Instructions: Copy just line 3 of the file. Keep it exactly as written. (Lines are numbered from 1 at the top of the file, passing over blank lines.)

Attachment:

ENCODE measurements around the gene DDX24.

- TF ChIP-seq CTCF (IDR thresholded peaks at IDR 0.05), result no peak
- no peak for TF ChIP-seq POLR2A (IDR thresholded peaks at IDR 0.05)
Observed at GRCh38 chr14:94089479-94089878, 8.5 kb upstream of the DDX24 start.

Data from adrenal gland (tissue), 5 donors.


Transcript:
- no peak for TF ChIP-seq POLR2A (IDR thresholded peaks at IDR 0.05)